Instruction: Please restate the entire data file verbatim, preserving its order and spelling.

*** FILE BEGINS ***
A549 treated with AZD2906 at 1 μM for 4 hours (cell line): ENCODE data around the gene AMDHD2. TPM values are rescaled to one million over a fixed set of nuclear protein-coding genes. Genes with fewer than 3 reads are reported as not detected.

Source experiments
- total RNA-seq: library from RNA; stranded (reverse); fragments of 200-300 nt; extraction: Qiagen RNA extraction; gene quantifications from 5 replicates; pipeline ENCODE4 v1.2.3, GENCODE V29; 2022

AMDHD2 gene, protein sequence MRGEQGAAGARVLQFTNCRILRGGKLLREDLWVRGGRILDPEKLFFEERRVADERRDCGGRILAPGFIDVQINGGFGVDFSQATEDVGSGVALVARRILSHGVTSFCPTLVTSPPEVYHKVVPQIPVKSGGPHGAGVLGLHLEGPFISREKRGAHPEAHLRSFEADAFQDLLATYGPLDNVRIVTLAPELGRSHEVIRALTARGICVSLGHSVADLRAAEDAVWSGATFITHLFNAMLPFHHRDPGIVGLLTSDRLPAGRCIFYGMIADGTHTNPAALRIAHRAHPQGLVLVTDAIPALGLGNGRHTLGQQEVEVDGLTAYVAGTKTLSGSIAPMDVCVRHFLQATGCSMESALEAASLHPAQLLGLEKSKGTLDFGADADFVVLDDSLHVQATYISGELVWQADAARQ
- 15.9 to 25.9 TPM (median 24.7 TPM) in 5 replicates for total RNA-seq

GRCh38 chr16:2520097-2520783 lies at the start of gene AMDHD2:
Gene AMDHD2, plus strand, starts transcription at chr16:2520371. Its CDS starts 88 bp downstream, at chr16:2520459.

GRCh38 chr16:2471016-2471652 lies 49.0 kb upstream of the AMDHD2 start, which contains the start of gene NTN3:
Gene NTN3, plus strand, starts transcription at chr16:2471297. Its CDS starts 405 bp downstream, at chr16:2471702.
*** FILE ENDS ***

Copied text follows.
A549 treated with AZD2906 at 1 μM for 4 hours (cell line): ENCODE data around the gene AMDHD2. TPM values are rescaled to one million over a fixed set of nuclear protein-coding genes. Genes with fewer than 3 reads are reported as not detected.

Source experiments
- total RNA-seq: library from RNA; stranded (reverse); fragments of 200-300 nt; extraction: Qiagen RNA extraction; gene quantifications from 5 replicates; pipeline ENCODE4 v1.2.3, GENCODE V29; 2022

AMDHD2 gene, protein sequence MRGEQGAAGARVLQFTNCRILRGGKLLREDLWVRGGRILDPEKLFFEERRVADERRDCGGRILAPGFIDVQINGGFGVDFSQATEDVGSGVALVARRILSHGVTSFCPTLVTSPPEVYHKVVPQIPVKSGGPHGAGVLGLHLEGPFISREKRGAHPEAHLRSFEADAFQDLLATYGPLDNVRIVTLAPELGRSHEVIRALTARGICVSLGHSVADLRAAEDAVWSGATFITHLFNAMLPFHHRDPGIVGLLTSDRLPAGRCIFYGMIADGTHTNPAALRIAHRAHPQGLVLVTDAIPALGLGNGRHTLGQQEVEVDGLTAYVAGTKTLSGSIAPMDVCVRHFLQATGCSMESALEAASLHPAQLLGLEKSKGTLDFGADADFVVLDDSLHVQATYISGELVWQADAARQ
- 15.9 to 25.9 TPM (median 24.7 TPM) in 5 replicates for total RNA-seq

GRCh38 chr16:2520097-2520783 lies at the start of gene AMDHD2:
Gene AMDHD2, plus strand, starts transcription at chr16:2520371. Its CDS starts 88 bp downstream, at chr16:2520459.

GRCh38 chr16:2471016-2471652 lies 49.0 kb upstream of the AMDHD2 start, which contains the start of gene NTN3:
Gene NTN3, plus strand, starts transcription at chr16:2471297. Its CDS starts 405 bp downstream, at chr16:2471702.